Social attitudes about animals are confusing and contradictory. According to the law, animals are property, not persons. Yet, we treat them differently than other forms of property. We do not walk our toasters, hug our socks or feed our sunglasses.
On one hand, most people regard their pets as family members and would cringe at the thought of eating them, submitting them to painful experiments, or turning them into fur coats . On the other hand, these very same people continue to eat and in many other ways, use animals other than as pets. Except for some countries in the Far East, it is morally and socially unspeakable to eat a dog or a cat, but it’s OK to eat a chicken or a cow. On one hand, we all agree that it is morally wrong to inflict “unnecessary” pain and suffering on animals; on the other hand, we routinely use animals in ways that are not necessary. Professor Gary Francione calls this “moral schizophrenia”.
The status of animals as property has severely limited the type of legal protection that we extend to them. The United States and Canada have laws protecting animals from “unnecessary” suffering.
The following is the full definition of NECESSARY according to the Merriam-Webster dictionary:
1: absolutely needed : required
2 a : of an inevitable nature : inescapable
b (1) : logically unavoidable (2) : that cannot be denied without contradiction
c : determined or produced by the previous condition of things
d : compulsory
These so-called animal protection laws have specific exemptions [interpreted by the courts] for virtually all forms of institutionalized and/or socially accepted animal exploitation: the use of animals for food, scientific experiments, hunting, entertainment, etc.
Firstly, the institution must be socially acceptable such as restaurants serving live lobster and foie gras. Many people enjoy lobster and foie gras. Hence, it is socially acceptable.
Secondly, whenever we seek to resolve the issue of “unnecessary” suffering, we balance our human benefits against the interests of the animal(s) that will be “sacrificed”. The financial benefit derived from the infliction of pain will always prevail. Any method of pain is justified if the purpose is for economic gain. Corporate profits and losses take precedence. Money wins. Morals lose.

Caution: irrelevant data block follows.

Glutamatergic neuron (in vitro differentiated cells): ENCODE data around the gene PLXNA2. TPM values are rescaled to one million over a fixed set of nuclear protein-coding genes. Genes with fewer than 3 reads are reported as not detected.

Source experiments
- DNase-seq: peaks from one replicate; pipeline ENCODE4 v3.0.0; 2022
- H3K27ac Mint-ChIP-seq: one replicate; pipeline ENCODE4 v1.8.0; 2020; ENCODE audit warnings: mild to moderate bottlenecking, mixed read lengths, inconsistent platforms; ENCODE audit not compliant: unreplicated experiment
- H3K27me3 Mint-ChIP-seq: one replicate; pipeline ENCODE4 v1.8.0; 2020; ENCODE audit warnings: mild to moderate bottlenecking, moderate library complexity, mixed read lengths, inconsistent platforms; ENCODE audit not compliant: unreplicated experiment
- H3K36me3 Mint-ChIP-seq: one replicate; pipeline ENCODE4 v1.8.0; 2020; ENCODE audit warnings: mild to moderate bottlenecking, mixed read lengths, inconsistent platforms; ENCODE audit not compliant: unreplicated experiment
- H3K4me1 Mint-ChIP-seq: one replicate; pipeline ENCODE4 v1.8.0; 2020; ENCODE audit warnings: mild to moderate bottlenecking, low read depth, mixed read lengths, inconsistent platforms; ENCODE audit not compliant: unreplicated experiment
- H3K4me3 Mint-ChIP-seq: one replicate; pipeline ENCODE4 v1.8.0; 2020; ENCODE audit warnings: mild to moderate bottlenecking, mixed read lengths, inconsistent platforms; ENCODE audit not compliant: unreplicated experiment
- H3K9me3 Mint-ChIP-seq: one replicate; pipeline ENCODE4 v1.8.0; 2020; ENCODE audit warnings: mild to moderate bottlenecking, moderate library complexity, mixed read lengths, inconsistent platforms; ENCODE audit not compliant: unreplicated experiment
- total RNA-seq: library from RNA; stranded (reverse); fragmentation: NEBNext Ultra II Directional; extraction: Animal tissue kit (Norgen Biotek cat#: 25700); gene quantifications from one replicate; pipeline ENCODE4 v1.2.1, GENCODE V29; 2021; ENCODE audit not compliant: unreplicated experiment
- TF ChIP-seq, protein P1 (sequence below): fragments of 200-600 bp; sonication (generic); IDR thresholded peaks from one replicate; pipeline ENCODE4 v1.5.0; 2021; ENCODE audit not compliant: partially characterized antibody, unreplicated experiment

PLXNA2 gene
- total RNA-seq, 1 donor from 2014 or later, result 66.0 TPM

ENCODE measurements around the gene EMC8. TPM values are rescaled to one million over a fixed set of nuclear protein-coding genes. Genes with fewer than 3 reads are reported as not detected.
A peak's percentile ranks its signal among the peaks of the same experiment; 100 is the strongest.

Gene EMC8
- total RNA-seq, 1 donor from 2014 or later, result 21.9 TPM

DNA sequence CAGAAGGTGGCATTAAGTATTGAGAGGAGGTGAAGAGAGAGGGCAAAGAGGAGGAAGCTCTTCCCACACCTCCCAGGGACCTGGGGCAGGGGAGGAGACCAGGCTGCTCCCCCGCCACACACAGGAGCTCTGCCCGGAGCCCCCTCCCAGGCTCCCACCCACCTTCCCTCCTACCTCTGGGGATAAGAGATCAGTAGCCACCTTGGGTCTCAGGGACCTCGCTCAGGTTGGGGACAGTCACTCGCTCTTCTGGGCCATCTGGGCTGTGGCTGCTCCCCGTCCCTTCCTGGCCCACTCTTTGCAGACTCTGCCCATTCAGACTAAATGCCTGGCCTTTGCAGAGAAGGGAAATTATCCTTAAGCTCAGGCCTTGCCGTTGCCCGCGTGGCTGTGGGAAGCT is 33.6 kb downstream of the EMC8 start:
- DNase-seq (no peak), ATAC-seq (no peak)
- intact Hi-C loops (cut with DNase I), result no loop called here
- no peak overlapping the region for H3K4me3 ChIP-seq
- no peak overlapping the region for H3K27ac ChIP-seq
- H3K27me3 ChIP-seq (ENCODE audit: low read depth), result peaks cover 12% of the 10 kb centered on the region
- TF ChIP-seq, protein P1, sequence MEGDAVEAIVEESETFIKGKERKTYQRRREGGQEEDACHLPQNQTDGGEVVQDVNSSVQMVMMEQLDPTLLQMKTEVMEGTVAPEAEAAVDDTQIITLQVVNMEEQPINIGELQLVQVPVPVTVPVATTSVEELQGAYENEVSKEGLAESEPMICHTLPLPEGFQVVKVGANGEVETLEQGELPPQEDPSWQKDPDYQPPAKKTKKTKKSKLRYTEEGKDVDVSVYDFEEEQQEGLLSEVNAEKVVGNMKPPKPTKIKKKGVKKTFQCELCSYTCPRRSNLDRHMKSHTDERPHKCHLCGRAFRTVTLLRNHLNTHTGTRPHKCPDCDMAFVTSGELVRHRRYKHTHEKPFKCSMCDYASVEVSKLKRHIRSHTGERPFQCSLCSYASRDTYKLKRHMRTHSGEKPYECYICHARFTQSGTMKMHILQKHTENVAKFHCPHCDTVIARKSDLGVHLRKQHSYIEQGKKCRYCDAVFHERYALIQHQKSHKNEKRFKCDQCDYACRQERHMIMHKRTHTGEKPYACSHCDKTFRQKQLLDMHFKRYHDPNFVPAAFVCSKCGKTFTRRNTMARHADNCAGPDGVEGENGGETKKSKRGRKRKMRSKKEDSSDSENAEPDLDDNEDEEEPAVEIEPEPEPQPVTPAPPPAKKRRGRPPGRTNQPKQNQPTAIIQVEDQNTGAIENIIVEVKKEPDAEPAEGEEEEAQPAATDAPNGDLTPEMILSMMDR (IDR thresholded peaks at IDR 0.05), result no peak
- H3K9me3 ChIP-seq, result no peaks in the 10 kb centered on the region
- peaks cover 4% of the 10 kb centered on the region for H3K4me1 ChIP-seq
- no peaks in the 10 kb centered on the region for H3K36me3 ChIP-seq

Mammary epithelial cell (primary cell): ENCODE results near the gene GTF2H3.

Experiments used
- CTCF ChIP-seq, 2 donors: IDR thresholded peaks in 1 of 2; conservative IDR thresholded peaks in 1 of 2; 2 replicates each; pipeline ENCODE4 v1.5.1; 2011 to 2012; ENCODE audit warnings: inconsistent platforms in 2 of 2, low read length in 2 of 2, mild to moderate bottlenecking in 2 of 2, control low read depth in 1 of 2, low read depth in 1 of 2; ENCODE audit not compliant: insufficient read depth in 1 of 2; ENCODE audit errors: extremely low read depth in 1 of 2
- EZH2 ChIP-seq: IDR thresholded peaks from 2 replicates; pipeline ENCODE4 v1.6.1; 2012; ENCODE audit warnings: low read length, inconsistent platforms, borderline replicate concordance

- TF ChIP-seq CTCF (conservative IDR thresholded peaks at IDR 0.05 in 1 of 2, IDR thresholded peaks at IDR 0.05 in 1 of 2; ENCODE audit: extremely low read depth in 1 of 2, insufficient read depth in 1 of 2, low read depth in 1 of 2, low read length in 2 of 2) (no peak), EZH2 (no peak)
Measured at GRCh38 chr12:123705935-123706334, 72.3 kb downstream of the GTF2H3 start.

When considering the property status of animals, the notions of “necessary” suffering or death are not based on an abstract or ethically based standard of care. The law has consistently only prohibited conduct that cannot be justified in light of the practices within that specific industry. As long as the particular use of the animal is considered a legitimate business practice, the acts that facilitate that usage will be considered legally “necessary.” For example, as long as we find it morally and socially appropriate to eat animals, if the mutilation and painful killing of animals are part of a standard business practice, they are “necessary”.
In 2014, an undercover investigator for Mercy for Animals documented horrifying violence at a factory farm in Colorado owned by Seaboard Foods. Seaboard Foods is one of the largest pork producers in the country and a Walmart pork supplier.
1. The video captured pregnant pigs locked in tiny metal gestation crates unable to walk, turn around, or lie down comfortably for nearly their entire lives.
2. Workers slicing off the tails and ripping out the testicles of piglets using dull razors and their fingers.
3. workers hitting piglets with rock-filled gas cans to force them into overcrowded walkways and transport trucks.
4. Mother pigs afflicted with open wounds and pressure sores left to suffer without proper veterinary care.
This type of animal abuse is considered standard practice and defended by the pork industry.
So what is unnecessary cruelty? Only that pain inflicted for no legitimate purpose is unnecessarily cruel. Only those who act sadistically because they can, or who impose suffering and death outside of socially and economically accepted animal exploitation, will be found guilty of unnecessary suffering. Animal protection laws only admonish the infliction of futile animal torture or death.
Any significant improvement in animal protection legislation requires a change in the property status of animals. A more progressive approach would be the recognition that animals have at least some fundamental rights and interests. For example, certain scientific experiments would be outlawed without exemptions. Principles would prevail over profit. Animals would have rights and interests that cannot be expunged by common business practices. A rabbit is not a radio.
Anyone who wants to change the property status of animals must challenge deeply-rooted interests and opinions supporting the infliction of pain on animals. As Frederick Douglass, former slave, stated in the context of social reform, those who desire change without confrontation are as unrealistic as those who want “rain without thunder.”
 Gary L. Francione, Animals, Property, and the Law (1995).
 To produce “foie gras” (which literally means “fatty liver”), workers insert pipes down male ducks’ or geese’s throats two or three times daily, pumping as much as 4 pounds of grain and fat into their stomachs, causing their livers to swell to up to 10 times their normal size. Many birds have difficulty standing because of their engorged livers. Many also die when their organs rupture from overfeeding. The casualties are accounted as the costs of doing business – an exemption to anti-cruelty laws.
 Frederick Douglass, “Letter to an Abolitionist Associate” (1853).